"All it would take is 10 seconds to put yourself in the position of someone who is dealing with racism"
Speaking in a virtual roundtable with Caron Butler, Vanita Gupta and Andrew Yang, Lin explained how Asian Americans are feeling during this period.
“Some people were legitimately not going to the grocery store because they were scared or not putting on a mask because they were scared of physically being attacked,” the Taiwanese American said.
“It hits home seeing just how many Asian Americans are affected by it,” Lin continued. “For me, I felt like I had to come out and say something. To not feel welcome, or feel safe physically, is just a different level. That’s something that I really want to make sure I took a stance on.”
Since the outbreak of Covid-19, Lin has called for more compassion towards Asian Americans during the Coronavirus pandemic.
“Everything kind of comes down to taking a little time to put yourself in someone else’s shoes,” said the 31-year-old. “I think something that is really important is reading firsthand accounts of some of the frontline workers because it’s easy to disassociate yourself when you’re reading it through your screen or to gloss over it when it’s constantly popping up as a headline.”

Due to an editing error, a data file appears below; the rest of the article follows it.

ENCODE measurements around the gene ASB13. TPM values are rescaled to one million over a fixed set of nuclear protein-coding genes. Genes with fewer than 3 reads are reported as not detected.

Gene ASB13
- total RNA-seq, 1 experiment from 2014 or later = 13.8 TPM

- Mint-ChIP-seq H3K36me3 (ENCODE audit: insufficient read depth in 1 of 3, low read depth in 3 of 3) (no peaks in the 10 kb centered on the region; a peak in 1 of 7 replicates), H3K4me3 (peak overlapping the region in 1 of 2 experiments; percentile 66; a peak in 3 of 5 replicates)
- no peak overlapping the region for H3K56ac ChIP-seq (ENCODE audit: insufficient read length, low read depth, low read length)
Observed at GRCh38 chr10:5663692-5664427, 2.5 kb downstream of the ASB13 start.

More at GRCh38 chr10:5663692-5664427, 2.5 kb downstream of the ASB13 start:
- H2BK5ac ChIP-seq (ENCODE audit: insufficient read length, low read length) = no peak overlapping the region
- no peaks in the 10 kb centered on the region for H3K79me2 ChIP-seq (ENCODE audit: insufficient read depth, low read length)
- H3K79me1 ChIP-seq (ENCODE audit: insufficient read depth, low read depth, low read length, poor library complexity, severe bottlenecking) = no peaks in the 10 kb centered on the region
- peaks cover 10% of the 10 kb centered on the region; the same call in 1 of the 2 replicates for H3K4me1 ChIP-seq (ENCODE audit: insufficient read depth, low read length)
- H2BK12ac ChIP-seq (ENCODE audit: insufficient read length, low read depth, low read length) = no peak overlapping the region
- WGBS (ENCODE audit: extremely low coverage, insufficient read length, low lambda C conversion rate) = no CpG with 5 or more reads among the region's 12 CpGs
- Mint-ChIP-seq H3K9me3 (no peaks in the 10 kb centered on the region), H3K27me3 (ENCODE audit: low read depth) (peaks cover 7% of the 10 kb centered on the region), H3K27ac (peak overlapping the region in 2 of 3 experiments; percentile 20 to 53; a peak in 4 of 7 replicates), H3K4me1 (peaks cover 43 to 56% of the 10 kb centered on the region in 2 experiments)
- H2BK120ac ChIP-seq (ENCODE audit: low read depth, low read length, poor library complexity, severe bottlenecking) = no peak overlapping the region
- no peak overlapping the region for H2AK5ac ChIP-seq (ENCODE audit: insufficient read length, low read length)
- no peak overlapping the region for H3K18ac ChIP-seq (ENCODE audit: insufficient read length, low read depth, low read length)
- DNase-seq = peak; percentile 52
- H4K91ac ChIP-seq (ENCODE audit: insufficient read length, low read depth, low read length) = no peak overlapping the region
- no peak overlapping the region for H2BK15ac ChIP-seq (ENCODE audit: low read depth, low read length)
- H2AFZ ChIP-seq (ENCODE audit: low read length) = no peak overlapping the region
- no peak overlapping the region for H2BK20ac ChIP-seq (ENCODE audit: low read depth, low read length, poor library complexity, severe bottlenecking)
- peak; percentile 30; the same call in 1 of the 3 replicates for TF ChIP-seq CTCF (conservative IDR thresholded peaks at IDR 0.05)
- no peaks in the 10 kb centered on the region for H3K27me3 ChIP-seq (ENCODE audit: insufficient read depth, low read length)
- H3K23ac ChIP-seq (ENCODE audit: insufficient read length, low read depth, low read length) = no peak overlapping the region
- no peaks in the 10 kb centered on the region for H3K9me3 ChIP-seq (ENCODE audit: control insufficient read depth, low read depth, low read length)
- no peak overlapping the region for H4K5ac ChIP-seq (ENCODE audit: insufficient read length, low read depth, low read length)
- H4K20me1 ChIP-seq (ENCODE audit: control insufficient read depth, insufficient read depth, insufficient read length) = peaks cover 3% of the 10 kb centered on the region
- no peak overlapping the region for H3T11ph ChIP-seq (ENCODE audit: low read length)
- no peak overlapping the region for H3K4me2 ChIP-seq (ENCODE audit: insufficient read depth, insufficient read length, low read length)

In the roundtable, Lin encouraged people to not spew hate. In March, Lin criticised President Trump for “empowering racism” by continuing to call the Coronavirus “The Chinese Virus”.
“Sometimes the best thing you can do is to not post the hateful comment, or don’t be a troll, or take a second to think about what you’re saying or doing or if you know someone acting ignorant call them out,” Lin said. “All these things are small steps in the right direction.
“We’re not asking everyone to do something amazing, start a campaign or donate a million dollars,” he noted. “You could just start with something small like reading an article and becoming a little bit more educated.”
“All it would take is 10 seconds to put yourself in the position of someone who is dealing with racism or somebody who is legitimately contemplating whether to go to the grocery store to get food for themselves or to not because they’re afraid of being attacked,” Lin continued.
“Or even the people that are actually being attacked or the families of people that are being attacked and haven’t been able to seek justice and these are things that don’t become real until you either put yourself in that person’s shoes or you actually experience it.”
In related news, Lin is pledging up to $1 million to fund Coronavirus relief.
ICYMI: #NBATogether Virtual Roundtable
Caron Butler (@realtuffjuice) was joined by Jeremy Lin (@JLin7), @civilrightsorg's @vanitaguptaCR, and @HumanityForward's @AndrewYang to discuss countering anti-Asian discrimination and violence. #NBAVoiceshttps://t.co/zkCAibKoDi
— NBA (@NBA) May 13, 2020